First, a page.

- Genre: Middlegrade Literature
- Year Published: 2011
- Author’s Worldview: Catholic
- Audience: Children ages 6-12
- Themes: Bad habits, wisdom, sisters, vocations, holiness, charity, forgiveness, homelessness, poverty, charity, self-esteem
I have rarely found a children’s book that makes me laugh as hard as I did as a child or that has the power to make me grow in wisdom and self-awareness. Usually kids’ books have obvious morals that may seem trite to the adult reader, since of course the books are written for a naïve audience. But occasionally I encounter a story that makes me laugh and that teaches me something about myself. Karen Kelly Boyce has written just such a series.
The Case of the Haunted Chapel is the first book in the series. It introduces a gaggle of sisters who attempt to conquer their very relatable bad habits and overcome the hilarious shenanigans their mistakes get them into.
Subscribe to Catholic Reads & Get Access to 100’s of Books 50% off to FREE
There is Mother Mercy, who believes that by controlling everything she can conquer her bad temper; Sister Shiny, whose OCD obsession with cleanliness, beauty, and perfection causes her stress; Sister Lacey, who struggles against her potty mouth by contriving increasingly silly exclamations; Sister Lovely, who sneaks a cigarette in the basement every now and then; and Sister Krumbles, who has her heart in the right place but rarely thinks things through.
Book One, The Case of the Haunted Chapel, follows some escapades with new goats, berry jam, and their grumpy neighbor Mr. Lemon’s flower garden. Book Two, The Case of the Missing Novice, follows the sisters as they try to guide a wandering novice. And book three, The Case of the Stolen Rosaries involves the first actual mystery with real clue hunting, as their neighborhood gets plagued with a thief. Boyce writes in an engaging dialogue-heavy style which will make it fun to read aloud to children at night and had me giggling even while reading it to myself. The illustrations, though few, are amusing and make it a good book for children who want to begin reading chapter books. Each chapter makes for a complete short story, so there is a natural break in which to stop reading and hopefully convince your little one that, yes, it is actually bedtime and we can find out what the Sisters of the Last Straw get up to again tomorrow night.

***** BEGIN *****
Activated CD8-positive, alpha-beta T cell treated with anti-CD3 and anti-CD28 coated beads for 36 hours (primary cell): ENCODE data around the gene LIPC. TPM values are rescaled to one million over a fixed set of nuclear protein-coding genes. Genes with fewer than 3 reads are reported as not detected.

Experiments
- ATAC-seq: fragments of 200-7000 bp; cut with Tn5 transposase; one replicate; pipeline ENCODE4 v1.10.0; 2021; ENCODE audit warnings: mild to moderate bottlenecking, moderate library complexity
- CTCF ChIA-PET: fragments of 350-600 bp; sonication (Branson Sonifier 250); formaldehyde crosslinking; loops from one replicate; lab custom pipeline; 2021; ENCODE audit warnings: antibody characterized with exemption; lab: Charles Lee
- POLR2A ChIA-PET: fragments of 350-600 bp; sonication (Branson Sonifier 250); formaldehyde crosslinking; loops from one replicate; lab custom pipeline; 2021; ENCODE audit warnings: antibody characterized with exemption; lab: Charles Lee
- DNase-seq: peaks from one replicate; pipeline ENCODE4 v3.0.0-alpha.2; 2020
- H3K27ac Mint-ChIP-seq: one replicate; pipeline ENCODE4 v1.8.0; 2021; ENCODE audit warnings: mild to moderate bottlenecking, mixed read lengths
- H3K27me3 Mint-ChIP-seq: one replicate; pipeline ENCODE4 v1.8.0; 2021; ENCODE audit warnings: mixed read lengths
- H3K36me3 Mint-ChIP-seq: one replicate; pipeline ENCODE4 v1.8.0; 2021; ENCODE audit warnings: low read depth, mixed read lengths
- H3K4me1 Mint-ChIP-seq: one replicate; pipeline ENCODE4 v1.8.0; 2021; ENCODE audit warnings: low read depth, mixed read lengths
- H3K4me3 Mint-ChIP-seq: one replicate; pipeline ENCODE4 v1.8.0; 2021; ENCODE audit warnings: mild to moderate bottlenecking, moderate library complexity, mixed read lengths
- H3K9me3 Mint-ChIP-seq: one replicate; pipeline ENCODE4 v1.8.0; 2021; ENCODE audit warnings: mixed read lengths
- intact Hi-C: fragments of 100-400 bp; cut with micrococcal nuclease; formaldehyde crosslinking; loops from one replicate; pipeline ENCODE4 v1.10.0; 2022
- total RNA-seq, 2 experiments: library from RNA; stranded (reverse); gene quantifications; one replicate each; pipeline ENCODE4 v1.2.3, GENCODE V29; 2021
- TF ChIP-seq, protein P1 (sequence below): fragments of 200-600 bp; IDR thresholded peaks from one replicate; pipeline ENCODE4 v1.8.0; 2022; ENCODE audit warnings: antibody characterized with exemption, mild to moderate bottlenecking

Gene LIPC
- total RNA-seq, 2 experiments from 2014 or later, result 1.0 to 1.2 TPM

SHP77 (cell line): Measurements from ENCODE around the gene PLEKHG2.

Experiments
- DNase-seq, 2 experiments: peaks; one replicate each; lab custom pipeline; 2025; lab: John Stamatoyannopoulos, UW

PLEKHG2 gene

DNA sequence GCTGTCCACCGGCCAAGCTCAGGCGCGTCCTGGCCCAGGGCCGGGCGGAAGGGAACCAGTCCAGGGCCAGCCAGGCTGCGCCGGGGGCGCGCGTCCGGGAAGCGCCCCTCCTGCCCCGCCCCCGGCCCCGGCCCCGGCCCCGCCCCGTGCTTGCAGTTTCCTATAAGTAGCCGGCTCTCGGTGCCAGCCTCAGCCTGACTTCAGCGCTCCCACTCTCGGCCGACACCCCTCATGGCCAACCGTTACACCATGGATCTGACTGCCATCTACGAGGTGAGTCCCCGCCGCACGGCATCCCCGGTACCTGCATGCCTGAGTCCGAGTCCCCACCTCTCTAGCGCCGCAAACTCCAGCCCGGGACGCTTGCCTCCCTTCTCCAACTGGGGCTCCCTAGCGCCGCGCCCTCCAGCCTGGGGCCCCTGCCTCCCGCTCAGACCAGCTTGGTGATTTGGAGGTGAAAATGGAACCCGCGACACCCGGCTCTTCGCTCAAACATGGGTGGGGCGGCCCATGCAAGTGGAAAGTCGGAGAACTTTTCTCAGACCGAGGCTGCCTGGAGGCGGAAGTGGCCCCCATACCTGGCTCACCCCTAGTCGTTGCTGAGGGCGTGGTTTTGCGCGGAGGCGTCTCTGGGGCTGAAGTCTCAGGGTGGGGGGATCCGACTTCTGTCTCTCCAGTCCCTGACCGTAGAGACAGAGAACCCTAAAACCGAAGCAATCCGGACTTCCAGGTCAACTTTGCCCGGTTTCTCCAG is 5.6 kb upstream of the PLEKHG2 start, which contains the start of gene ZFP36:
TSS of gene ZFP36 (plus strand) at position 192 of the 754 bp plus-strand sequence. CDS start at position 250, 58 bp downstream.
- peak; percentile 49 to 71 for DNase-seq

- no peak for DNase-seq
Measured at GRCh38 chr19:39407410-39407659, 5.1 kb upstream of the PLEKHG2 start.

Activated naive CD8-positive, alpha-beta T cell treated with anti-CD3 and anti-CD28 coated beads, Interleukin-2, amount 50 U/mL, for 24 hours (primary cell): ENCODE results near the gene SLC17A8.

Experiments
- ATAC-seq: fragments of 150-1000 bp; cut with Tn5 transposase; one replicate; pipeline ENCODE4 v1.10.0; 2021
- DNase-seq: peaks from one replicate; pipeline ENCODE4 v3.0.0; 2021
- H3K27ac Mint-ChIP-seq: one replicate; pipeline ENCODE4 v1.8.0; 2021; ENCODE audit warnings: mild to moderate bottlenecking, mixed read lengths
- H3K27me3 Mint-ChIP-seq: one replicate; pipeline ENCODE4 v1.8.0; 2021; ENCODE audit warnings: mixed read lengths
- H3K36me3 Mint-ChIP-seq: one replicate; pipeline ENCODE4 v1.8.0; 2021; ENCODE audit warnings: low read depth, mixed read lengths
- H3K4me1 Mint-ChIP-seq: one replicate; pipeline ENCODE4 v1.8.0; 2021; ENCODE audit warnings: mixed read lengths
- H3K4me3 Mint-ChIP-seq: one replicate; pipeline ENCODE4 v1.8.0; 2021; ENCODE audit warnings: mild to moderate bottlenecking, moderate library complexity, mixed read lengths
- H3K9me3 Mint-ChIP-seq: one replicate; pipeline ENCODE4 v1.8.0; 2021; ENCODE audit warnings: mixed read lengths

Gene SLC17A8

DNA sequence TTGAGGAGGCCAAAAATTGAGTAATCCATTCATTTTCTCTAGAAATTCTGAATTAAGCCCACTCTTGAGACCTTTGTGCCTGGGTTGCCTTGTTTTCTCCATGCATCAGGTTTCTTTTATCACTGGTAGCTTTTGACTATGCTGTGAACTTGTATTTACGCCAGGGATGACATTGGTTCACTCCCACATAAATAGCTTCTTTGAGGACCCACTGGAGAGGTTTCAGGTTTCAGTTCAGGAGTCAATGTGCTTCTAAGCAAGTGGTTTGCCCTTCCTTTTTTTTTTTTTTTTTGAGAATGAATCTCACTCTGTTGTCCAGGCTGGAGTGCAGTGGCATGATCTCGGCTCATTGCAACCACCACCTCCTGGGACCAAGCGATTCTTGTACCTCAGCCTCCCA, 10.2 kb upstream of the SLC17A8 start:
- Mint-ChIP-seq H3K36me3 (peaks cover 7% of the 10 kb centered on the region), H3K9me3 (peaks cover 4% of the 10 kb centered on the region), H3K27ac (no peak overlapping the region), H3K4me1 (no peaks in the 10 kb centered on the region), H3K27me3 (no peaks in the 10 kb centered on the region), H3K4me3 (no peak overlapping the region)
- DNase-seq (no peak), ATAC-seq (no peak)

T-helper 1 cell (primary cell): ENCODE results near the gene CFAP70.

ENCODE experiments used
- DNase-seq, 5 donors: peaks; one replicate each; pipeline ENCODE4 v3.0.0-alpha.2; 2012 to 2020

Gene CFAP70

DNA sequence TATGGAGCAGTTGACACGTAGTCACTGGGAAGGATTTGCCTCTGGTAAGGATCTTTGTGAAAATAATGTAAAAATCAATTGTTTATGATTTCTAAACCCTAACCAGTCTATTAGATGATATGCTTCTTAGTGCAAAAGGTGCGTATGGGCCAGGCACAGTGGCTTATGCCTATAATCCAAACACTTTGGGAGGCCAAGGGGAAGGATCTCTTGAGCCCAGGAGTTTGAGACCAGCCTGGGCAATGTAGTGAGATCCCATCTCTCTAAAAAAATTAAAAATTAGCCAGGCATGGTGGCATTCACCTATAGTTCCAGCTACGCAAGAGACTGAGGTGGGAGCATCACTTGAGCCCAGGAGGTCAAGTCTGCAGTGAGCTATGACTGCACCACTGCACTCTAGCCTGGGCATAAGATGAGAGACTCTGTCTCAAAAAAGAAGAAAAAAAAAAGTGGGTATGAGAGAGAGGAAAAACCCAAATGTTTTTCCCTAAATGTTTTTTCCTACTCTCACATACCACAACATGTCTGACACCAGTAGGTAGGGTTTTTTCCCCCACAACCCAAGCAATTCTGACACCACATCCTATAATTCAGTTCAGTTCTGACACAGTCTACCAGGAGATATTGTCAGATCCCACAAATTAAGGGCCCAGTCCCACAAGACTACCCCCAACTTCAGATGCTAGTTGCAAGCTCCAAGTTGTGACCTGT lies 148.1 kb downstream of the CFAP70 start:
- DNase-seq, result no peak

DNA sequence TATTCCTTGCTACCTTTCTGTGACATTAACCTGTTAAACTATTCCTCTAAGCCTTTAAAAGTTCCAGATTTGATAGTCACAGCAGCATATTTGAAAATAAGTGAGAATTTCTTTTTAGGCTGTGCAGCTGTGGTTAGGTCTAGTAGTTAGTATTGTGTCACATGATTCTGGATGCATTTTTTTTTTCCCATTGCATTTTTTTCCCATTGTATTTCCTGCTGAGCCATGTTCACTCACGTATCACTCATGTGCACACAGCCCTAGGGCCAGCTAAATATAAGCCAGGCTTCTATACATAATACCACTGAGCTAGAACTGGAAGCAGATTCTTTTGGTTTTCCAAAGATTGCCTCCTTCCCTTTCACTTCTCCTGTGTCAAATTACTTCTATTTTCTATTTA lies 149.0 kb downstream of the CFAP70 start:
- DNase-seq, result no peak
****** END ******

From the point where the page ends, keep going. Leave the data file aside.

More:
The mysteries themselves are easily solved, but still amusing. At the end of book one, a new novice arrives, promising a series with a growing cast of characters all with their own amusing bad habits to conquer. This series will teach you and your children to be aware of their faults but laugh and love themselves regardless.